What the table shows are two situations.  The second and third columns explore what happens to the population in general in terms of how speed changes from one year to the next as well as what happens to an age 22 runner who sprints 28 ft/s as he ages.  The second take a subgroup out of that population to see what happens to plus runners (>28 ft/s) as they age with a value that is more like that value (30 ft/s) for a 23 year olds starting point.

What the data appears to indicate is that the population of outfielders in general see their speed degrade with time.  Someone in Dyson's situation would be expected to lose about a third a foot per second as he aged over a three year deal when fit to that model.  If we assume that 28.8 ft/s is his real talent level, then that would be a 28.5 ft/s.  That would have made him tied with the fastest Oriole on the roster in 2017 (Craig Gentry).

For the faster group, the data does not go as far.  I did not feel comfortable extrapolating out to where I did not have five or more data points to consider, so the results above would only consider Dyson's first year.  What I find interesting about the results though is that elite runners tend to remain elite runners.  In other words, if you have a body type that is fast then you tend to remain fast.  We see this pretty often that while world class sprinters tend to peak in their mid to late 20s, but they retain that speed into their late 30s.  True, they rarely challenge for medals in their late 30s, but they only lose a stride or two over several years.  That means a great deal on the track, but perhaps not as much out on the ball field.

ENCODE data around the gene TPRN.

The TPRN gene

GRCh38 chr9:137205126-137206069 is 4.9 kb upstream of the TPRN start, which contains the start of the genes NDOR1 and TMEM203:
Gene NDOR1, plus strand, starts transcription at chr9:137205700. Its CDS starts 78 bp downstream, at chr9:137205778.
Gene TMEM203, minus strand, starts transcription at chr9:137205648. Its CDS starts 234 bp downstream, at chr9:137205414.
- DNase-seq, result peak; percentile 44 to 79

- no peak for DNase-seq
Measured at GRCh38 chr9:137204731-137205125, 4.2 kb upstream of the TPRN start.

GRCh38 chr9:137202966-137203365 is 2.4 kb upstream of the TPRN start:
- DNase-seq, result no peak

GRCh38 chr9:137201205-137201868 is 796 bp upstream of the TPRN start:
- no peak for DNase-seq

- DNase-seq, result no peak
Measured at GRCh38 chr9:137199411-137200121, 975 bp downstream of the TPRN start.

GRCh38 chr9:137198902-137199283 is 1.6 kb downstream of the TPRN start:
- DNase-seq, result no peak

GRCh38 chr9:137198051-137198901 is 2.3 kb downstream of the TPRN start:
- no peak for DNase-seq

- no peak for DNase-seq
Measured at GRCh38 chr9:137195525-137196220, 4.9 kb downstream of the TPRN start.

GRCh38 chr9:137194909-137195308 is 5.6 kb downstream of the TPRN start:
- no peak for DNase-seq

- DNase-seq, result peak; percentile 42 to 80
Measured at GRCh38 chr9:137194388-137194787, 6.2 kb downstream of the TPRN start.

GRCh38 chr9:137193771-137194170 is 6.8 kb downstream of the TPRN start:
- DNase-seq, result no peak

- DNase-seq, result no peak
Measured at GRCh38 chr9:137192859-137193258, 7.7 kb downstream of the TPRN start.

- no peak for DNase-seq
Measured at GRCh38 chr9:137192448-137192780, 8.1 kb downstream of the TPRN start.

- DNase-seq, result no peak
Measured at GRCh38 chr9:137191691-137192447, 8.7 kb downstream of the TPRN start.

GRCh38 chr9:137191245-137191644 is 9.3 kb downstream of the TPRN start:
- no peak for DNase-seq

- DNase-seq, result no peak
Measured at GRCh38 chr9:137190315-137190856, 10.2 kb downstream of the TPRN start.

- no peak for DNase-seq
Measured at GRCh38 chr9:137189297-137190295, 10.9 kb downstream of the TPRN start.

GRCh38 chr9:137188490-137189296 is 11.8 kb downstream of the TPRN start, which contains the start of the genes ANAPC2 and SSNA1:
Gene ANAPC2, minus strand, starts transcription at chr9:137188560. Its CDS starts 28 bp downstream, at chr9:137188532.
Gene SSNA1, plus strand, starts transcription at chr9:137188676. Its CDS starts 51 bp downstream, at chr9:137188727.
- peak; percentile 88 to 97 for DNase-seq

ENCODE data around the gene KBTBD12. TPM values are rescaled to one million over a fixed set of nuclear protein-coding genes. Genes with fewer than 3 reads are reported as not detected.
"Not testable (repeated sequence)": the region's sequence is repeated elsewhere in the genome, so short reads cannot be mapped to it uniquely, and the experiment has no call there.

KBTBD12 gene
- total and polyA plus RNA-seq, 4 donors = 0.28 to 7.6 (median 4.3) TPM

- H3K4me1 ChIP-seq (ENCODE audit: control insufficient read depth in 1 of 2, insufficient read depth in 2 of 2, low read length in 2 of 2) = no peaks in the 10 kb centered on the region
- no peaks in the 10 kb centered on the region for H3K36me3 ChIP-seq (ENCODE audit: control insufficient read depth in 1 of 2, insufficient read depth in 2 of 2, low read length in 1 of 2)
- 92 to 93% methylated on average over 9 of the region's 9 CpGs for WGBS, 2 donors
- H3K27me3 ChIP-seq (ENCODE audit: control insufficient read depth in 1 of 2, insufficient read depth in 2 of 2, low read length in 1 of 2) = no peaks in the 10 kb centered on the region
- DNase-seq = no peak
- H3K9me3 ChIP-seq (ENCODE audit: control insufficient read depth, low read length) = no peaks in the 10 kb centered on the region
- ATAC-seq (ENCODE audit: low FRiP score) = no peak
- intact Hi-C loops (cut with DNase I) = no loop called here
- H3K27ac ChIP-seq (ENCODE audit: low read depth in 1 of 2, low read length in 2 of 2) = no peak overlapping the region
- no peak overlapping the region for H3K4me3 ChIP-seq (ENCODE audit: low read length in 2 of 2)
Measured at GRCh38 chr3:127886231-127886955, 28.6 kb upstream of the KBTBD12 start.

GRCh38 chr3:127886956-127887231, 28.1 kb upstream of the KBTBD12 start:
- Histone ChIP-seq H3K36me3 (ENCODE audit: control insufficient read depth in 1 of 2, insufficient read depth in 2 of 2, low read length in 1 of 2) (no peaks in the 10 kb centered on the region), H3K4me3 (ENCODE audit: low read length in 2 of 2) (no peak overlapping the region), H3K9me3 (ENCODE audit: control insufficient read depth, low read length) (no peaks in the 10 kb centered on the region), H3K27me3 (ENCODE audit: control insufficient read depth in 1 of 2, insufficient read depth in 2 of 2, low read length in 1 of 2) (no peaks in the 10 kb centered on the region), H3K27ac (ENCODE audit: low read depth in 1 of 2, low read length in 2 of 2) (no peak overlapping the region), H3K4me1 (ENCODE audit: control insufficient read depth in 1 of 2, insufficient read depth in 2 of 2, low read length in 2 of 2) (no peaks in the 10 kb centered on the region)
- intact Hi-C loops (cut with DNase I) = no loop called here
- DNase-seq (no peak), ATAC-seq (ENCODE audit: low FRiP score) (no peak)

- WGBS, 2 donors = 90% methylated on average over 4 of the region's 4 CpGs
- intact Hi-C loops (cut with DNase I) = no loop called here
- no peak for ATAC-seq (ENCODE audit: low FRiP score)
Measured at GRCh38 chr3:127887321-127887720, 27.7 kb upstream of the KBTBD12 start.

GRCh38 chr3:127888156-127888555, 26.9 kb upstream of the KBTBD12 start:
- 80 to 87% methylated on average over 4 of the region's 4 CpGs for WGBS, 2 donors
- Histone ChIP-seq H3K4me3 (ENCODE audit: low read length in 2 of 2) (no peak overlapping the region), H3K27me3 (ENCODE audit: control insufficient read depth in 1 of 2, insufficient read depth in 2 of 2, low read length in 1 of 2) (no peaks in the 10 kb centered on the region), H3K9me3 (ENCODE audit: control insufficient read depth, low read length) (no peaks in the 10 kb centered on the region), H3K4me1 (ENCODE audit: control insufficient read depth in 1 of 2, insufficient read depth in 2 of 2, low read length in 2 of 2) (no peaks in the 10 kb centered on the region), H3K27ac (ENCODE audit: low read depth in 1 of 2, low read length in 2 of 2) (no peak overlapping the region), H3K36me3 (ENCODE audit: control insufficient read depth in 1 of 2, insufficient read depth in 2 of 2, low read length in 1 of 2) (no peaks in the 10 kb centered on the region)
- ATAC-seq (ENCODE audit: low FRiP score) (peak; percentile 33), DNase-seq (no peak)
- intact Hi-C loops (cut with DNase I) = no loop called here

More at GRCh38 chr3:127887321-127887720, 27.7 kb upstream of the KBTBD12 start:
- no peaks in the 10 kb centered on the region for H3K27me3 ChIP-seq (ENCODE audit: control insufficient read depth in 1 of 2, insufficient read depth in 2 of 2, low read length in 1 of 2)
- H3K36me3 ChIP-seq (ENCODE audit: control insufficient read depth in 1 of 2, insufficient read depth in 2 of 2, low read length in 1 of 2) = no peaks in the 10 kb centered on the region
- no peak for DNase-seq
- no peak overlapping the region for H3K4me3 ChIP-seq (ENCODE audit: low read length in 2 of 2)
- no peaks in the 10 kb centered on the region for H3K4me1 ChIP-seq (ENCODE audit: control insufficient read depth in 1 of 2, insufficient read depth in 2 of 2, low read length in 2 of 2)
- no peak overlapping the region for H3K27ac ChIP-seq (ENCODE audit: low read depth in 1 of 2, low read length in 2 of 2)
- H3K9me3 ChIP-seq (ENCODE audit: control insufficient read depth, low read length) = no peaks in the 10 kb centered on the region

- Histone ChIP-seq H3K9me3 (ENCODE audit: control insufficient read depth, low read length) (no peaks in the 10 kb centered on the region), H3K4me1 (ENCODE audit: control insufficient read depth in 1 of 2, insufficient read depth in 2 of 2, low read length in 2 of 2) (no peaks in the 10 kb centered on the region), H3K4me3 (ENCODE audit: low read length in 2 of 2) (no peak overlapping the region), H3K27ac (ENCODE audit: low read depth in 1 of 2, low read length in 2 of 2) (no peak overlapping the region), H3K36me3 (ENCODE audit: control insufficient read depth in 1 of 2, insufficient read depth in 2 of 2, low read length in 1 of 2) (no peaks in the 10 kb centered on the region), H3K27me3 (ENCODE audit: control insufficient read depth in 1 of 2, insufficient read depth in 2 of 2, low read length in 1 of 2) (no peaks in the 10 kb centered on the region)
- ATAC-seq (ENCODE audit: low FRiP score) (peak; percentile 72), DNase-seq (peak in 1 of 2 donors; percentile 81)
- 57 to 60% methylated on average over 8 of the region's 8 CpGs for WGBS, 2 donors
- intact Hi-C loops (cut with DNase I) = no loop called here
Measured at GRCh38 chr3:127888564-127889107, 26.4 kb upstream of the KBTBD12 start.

So, sure, maybe offering a three year deal to a speedster entering his mid thirties is something that should be avoided, but I still think the gamble is fine.

23 January 2018

How Can Kevin Gausman Get Back On Track?

As of this moment, the depth chart on Orioles.com lists the O's starting pitching rotation as Kevin Gausman, Dylan Bundy, Gabriel Ynoa, Miguel Castro, and Alec Asher. Last week, Jon Meoli of The Baltimore Sun wrote an early prediction of the O's 25-man roster considering the current options, and he came up with these five: Kevin Gausman, Dylan Bundy, Mike Wright, Gabriel Ynoa, and Miguel Castro.

By now, everyone knows the Orioles need starting pitching. It's basically a given when you say the word "Orioles." If you bring up the Orioles to a baseball fan, he or she will most likely ask you about either Manny Machado or the rotation options. It's kind of sad!

In a recent interview, Buck Showalter said that, while it's difficult, fans should stay patient. He said things like, "I share their sense of some anxiety, but I do know that the end game, we’ll end up getting there. I know a lot more than I’m letting on" and "There’s a lot of things going on and we’re prepared for it. I think the final product is something we’re going to be proud of."